Agency in your T2201 form. This form must convince the CRA that you are not able to return to
the workforce in the foreseeable future because your disability prevents you from doing the work
you were previously doing.

Beyond your disability, you must be between the ages of 18 – 65. You must also have
contributed to the CPP for 4 of the 6 years prior to applying OR contributed for 3 of the past 6
years if you have contributed for at least 25 years.

Furthermore, people under the age of 18 can also be registered to receive benefits. However,
they would have to be registered under the Child Disability Benefit. Like the Disability Tax
Credit, this tax credit helps families caring for a child with a severe and prolonged physical or
mental disability. The amount that the family receives is based on the family’s net income.

What Disabilities Qualify for the Tax Credit?

Simply put, many. There is a long list of common disabilities that can qualify for the DTC. The
the list includes arthritis, back injuries, PTSD, obesity, dementia, Parkinson’s disease, and so much
more.

There still isn’t a universal definition of ‘disability’ in Canada, but that does not mean that it will
be impossible for you to receive the Disability Tax Credit. It does, however, mean that your
application must provide incontrovertible proof that a disability exists, and that it prevents you
from working.

Filling out the Disability Tax Credit Form (T2201)

The T2201 form consists of two parts: an application and a certification. Both parts of the form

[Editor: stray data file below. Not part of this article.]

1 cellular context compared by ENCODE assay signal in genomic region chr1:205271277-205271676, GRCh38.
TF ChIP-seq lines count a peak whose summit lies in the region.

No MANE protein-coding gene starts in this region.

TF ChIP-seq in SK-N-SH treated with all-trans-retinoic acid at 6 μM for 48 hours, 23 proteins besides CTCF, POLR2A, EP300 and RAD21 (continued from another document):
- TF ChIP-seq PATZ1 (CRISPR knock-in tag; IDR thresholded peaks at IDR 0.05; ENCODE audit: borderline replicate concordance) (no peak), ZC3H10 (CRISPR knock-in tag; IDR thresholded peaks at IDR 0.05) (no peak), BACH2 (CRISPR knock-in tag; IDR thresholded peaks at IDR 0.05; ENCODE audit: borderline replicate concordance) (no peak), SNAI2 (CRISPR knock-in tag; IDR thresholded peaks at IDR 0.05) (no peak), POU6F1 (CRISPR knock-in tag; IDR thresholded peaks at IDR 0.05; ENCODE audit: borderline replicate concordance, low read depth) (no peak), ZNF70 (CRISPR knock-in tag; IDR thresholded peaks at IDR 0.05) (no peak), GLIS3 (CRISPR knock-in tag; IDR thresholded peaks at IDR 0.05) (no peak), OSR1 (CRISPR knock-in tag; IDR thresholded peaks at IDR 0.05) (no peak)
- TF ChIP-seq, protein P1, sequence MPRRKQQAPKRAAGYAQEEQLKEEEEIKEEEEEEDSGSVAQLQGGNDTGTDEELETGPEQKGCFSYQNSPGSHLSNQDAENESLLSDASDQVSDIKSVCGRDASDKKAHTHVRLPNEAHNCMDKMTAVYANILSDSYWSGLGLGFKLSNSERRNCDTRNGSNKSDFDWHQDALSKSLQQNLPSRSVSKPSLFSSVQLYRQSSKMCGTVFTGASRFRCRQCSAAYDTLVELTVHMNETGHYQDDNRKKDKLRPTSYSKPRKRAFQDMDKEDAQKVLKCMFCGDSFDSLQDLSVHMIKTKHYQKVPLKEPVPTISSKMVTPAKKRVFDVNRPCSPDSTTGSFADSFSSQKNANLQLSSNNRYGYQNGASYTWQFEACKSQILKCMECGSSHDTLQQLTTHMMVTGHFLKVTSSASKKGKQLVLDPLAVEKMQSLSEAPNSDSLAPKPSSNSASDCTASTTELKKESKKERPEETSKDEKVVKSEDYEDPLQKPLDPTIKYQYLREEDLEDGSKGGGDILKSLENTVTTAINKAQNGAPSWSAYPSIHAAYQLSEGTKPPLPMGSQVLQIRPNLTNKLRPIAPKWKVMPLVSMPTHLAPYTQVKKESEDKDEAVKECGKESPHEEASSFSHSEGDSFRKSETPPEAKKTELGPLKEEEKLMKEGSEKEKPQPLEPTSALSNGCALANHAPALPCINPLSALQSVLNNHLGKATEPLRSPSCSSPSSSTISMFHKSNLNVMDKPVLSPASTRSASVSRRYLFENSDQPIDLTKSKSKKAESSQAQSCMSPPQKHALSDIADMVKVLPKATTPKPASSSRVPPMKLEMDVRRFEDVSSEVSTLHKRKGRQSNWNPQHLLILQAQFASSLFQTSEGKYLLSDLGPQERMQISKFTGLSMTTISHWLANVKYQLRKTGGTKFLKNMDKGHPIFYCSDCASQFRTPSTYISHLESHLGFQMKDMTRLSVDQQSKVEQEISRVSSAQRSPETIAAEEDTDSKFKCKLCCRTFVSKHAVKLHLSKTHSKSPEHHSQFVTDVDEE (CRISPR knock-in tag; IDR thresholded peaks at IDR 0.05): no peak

MUST be completed for your application to be approved. Overall, the DTC application process
is complex when you get past the first part. The first part of the application is the easy part, as it
asks you to fill out your basic personal information like your name, address, date of birth, and
social insurance number.

The second part of the application is the more exhaustive part of the process. In order to
adequately fill out this portion of the application, you will need the help of a medical practitioner
to provide medical information on you. They will need to certify your medical state in many
areas, including vision, speaking, hearing, walking, bowel or bladder functions, feeding,
dressing, and mental functions.

Getting approval for the tax credit is a difficult task for many people who apply because they do
not properly fill out the T2201 form. Rather than provide incontrovertible proof that they are
dealing with a serious disability that keeps them from working, they merely state that they have
a disability. It is very important to be thorough and detailed when filling out this form, as you will
have to convince the CRA that you have a debilitating disability.

Once your application has been submitted, it can take 90 to 120 days for it to be processed.